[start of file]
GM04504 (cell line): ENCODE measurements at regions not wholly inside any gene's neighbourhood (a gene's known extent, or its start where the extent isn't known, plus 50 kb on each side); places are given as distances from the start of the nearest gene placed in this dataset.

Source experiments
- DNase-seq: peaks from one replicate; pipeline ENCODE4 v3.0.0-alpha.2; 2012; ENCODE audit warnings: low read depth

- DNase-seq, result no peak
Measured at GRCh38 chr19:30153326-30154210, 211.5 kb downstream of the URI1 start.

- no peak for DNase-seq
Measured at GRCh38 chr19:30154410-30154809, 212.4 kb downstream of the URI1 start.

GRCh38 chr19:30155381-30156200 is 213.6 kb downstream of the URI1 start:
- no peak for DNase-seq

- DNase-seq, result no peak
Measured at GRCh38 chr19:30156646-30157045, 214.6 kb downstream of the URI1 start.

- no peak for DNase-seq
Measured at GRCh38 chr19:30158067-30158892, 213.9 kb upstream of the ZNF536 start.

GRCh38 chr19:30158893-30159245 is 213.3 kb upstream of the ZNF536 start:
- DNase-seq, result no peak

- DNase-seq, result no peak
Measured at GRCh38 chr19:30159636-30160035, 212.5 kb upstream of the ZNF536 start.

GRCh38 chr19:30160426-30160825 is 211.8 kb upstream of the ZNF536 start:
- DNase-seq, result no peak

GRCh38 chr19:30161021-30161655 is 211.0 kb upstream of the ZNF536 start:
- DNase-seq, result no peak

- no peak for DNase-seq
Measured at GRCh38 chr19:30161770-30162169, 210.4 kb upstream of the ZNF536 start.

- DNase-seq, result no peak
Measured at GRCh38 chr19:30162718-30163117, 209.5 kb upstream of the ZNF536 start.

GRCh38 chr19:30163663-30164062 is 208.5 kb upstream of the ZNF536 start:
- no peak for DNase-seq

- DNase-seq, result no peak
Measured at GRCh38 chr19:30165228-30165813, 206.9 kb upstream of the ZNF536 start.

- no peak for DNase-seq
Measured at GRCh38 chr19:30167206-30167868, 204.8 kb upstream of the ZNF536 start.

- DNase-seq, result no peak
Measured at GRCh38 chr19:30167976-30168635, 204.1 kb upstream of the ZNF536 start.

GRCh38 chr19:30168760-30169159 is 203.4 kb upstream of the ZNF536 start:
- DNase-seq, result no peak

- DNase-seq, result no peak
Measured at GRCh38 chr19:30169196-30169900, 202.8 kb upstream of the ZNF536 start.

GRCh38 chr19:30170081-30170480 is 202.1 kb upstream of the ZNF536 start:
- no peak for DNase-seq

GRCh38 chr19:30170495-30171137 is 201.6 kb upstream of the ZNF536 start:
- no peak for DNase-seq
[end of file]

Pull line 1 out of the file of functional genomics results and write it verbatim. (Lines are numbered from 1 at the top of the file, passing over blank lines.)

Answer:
GM04504 (cell line): ENCODE measurements at regions not wholly inside any gene's neighbourhood (a gene's known extent, or its start where the extent isn't known, plus 50 kb on each side); places are given as distances from the start of the nearest gene placed in this dataset.